It's all a big mess. How it can be fixed I don't know. The transition would be foreign to Americans. We like our choices. We don't like being told where to stand and how long we have to stand their. Instant gratification. Treatment now. But it's also an embarassment and a flawed system.

Feel better. :)

broadway baby said...

I feel largely uneducated now, but I do pay a lot of money each month to be on COBRA currently.

I do remember when my stepfather was dying in the hospital, one of his doctors told us that the insurance companies were calling him (the doctor) wondering why my stepdad was having such a long (3 or 4 days) hospital stay. The doctor had to tell the insurance company to back off! It really angered me that the insurance company was trying to put pressure on the doctor to treat my stepdad in a way that would save them money!

Let the doctors treat the patients! We faithfully pay the insurance companies each month...they insurance companies need to be ready to PAY when we need them.

The whole situation is a big MESS, I only wish I knew what the solution was.

Ally Bean said...

Great post. Sad that healthcare has deteriorated into what it is, but at least someone is trying to shine a light on its flaws so that we may start a conversation about how to fix the system.

Like you, I've almost always had health insurance-- but even with it health care is expensive. I always joke that when I don't buy a new piece of clothing now, I'm saving the money to buy one aspirin in the nursing home in my future. If things don't get worked out in the healthcare industry very soon, my joke will be the truth.

Caledonia said...

Medical care may be free in the UK but it has plenty of problems. There aren't enough doctors or nurses and we have huge waiting lists for mostly everything. Some waiting lists are so long, it may be too late to save your life if you have something serious.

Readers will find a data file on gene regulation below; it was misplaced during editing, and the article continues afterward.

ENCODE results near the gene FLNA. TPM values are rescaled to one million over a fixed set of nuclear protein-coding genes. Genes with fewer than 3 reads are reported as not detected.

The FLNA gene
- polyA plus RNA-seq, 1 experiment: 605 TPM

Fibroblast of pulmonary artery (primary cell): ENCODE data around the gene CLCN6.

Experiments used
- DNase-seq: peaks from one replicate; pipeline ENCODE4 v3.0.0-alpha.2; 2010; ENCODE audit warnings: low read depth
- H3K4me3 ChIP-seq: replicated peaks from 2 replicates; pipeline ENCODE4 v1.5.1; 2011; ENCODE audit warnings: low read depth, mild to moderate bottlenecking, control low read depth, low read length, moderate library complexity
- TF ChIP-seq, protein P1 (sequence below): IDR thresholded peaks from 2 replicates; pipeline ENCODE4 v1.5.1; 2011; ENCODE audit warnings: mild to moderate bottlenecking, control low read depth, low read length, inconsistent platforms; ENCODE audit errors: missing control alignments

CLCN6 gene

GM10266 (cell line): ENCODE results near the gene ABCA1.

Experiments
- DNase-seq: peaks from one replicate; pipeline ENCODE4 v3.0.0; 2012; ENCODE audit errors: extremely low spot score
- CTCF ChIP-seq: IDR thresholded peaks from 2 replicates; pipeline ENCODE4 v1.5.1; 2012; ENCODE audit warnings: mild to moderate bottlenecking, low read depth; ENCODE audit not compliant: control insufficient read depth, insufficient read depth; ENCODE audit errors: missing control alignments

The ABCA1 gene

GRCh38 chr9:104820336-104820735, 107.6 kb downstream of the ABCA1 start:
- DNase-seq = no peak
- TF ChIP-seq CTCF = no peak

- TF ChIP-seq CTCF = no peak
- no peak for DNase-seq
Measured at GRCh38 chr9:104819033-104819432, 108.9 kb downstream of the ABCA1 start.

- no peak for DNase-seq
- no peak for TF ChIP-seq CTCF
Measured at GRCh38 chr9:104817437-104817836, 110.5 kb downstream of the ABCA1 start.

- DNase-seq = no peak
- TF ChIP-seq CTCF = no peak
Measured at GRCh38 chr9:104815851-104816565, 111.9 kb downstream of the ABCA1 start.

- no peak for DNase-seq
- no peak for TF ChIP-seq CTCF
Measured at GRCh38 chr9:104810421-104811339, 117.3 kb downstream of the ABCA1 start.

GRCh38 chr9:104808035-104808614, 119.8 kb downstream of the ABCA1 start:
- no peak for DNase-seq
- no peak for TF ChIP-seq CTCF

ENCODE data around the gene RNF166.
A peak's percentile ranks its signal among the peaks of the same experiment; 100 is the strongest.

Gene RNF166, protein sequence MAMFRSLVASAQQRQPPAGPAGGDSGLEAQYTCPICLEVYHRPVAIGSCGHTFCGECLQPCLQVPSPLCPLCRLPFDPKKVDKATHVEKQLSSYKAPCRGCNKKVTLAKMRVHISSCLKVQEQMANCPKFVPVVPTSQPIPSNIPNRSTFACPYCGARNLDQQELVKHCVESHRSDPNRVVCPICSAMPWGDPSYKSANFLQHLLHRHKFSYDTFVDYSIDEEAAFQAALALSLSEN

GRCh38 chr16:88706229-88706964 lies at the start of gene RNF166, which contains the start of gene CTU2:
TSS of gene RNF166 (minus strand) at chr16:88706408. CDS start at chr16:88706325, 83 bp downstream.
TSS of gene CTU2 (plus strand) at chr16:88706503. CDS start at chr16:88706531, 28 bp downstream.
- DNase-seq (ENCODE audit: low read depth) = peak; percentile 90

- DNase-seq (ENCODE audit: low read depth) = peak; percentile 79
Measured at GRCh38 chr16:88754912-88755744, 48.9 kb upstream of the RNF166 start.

Prescriptions are not free to everyone which means you wrack up a huge bill until the doctor finely does his job and works out what's wrong with you.

It generally takes a week to get an appointment to see my doctor and I'm lucky if I'm in there five minutes before she asks me what I think may be wrong. Duh!

My grandparents both died because their doctor failed to his/her job properly. When you get to a certain age, no one gives a toss if you are seriously ill or not.

Willow said...

I'm a firm believer that we should have socialized medicine. It's one of the only things about socialism that I like. I realize that there are problems, such as caledonia mentioned above, but it seems to me everyone should be able to see a Doctor and not have to worry about it putting them in the poor house. Grrrr! Touchy Subject!

Thankfully, I now have good insurance with this job--but it's the first time since I was 21! Luckily(knocking on wood)I haven't had any catastrophic illnesses in my lifetime. I have witnessed all around me, people who CAN NOT afford to see a doctor--it's truly upsetting. I can't believe we take care of our prisoners better than we do our own people!

gravelly said...

A few facts: Gardasil is covered by insurance companies for ages 9 - 26, after that one must pay for each shot at $250 each. It was NOT made mandatory in Texas, the Governor tried to do that in the beginning but the vaccine has not been out long enough to show long-term effects. (Anyone remember thalidomide in England???) The vaccine prevents four types of HPV, there are at least 80! HPV can cause cervical cancer so it is important for many to get the vaccine.
We need to help Americans with healthcare first. In Savannah, every pregnant non-citizen was able to get complete prenatal care, including ultrasounds, delivery, and post partum visit. This must be the case all over the US.
Socialized medicine leaves much to be desired: in Sweden when i was pregnant, a long time ago, I know, one of the doctors who happened to be in the clinic that day was a pediatrician, so that's who I saw, even though I was seven months pregnant. And, one waits FOR HOURS to see ANYONE!! America is awesome, even with its problems, it is the greatest country in the world, and so many people take it for granted.

Sparky Duck said...

Mrs Duck did a whole rant on US healthcare after seeing sicko. Search last months archives, you may enjoy it.

ask yourself this, no matter how good your own insurance is, can you afford to pay 20% of an operation cost? A question we are asking ourselves every day

kevin said...

The alleged terrorists at Guantanamo receive better health care than the 911 rescuers! As Alice said, things just get ‘curiouser and curiouser’.

Anonymous said...

that's bad!
here in Australia Gardasil is free (and so it should be - cervical cancer is a common and nasty women's cancer!!)
O well.......
I hope the health care system in the USA picks up...